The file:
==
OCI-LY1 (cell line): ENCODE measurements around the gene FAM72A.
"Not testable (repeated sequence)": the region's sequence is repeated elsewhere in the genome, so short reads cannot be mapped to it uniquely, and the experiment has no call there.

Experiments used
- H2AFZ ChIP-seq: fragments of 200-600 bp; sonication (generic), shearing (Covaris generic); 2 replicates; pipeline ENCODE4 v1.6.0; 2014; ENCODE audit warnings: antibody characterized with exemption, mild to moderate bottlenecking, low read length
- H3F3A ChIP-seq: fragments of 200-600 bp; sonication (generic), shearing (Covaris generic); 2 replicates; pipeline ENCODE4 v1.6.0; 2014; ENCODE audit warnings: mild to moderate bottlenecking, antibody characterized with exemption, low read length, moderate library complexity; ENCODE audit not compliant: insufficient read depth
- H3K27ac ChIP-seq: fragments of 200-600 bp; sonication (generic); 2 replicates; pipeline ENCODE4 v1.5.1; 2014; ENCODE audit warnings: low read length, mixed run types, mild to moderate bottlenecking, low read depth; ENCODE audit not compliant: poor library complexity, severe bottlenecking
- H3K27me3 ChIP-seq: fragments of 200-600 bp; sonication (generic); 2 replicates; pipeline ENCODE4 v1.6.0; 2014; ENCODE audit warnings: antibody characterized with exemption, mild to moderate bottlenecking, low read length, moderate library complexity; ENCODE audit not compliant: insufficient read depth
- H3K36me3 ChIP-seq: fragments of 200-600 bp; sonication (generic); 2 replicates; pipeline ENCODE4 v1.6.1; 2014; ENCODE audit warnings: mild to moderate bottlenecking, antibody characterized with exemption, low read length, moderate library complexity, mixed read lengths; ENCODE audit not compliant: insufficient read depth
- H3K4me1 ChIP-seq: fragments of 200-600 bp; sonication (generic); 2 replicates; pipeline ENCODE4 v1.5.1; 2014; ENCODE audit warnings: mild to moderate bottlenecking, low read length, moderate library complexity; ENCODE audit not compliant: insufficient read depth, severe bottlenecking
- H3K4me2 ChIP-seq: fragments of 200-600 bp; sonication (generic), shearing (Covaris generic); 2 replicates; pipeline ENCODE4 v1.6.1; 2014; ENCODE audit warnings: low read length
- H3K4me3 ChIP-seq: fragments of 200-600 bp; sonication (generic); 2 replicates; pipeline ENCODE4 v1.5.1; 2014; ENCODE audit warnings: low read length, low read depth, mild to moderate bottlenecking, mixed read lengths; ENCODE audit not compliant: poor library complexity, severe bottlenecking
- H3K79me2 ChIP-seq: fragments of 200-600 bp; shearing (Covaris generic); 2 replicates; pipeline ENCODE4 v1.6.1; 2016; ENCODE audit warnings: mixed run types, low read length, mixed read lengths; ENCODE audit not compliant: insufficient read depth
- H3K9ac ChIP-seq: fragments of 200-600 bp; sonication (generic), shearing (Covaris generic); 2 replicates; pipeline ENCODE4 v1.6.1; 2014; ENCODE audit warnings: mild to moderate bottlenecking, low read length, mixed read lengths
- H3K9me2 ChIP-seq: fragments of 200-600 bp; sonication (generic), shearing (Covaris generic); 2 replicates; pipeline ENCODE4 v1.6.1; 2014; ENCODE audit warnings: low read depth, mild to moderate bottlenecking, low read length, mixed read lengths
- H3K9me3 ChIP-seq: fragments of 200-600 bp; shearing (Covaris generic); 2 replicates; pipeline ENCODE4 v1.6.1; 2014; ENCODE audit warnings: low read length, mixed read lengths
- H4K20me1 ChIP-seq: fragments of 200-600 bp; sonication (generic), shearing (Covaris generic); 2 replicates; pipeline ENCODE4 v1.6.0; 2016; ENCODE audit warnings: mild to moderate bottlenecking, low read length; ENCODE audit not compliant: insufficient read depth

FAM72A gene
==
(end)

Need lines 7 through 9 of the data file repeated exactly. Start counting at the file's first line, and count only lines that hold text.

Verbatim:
- H3K27me3 ChIP-seq: fragments of 200-600 bp; sonication (generic); 2 replicates; pipeline ENCODE4 v1.6.0; 2014; ENCODE audit warnings: antibody characterized with exemption, mild to moderate bottlenecking, low read length, moderate library complexity; ENCODE audit not compliant: insufficient read depth
- H3K36me3 ChIP-seq: fragments of 200-600 bp; sonication (generic); 2 replicates; pipeline ENCODE4 v1.6.1; 2014; ENCODE audit warnings: mild to moderate bottlenecking, antibody characterized with exemption, low read length, moderate library complexity, mixed read lengths; ENCODE audit not compliant: insufficient read depth
- H3K4me1 ChIP-seq: fragments of 200-600 bp; sonication (generic); 2 replicates; pipeline ENCODE4 v1.5.1; 2014; ENCODE audit warnings: mild to moderate bottlenecking, low read length, moderate library complexity; ENCODE audit not compliant: insufficient read depth, severe bottlenecking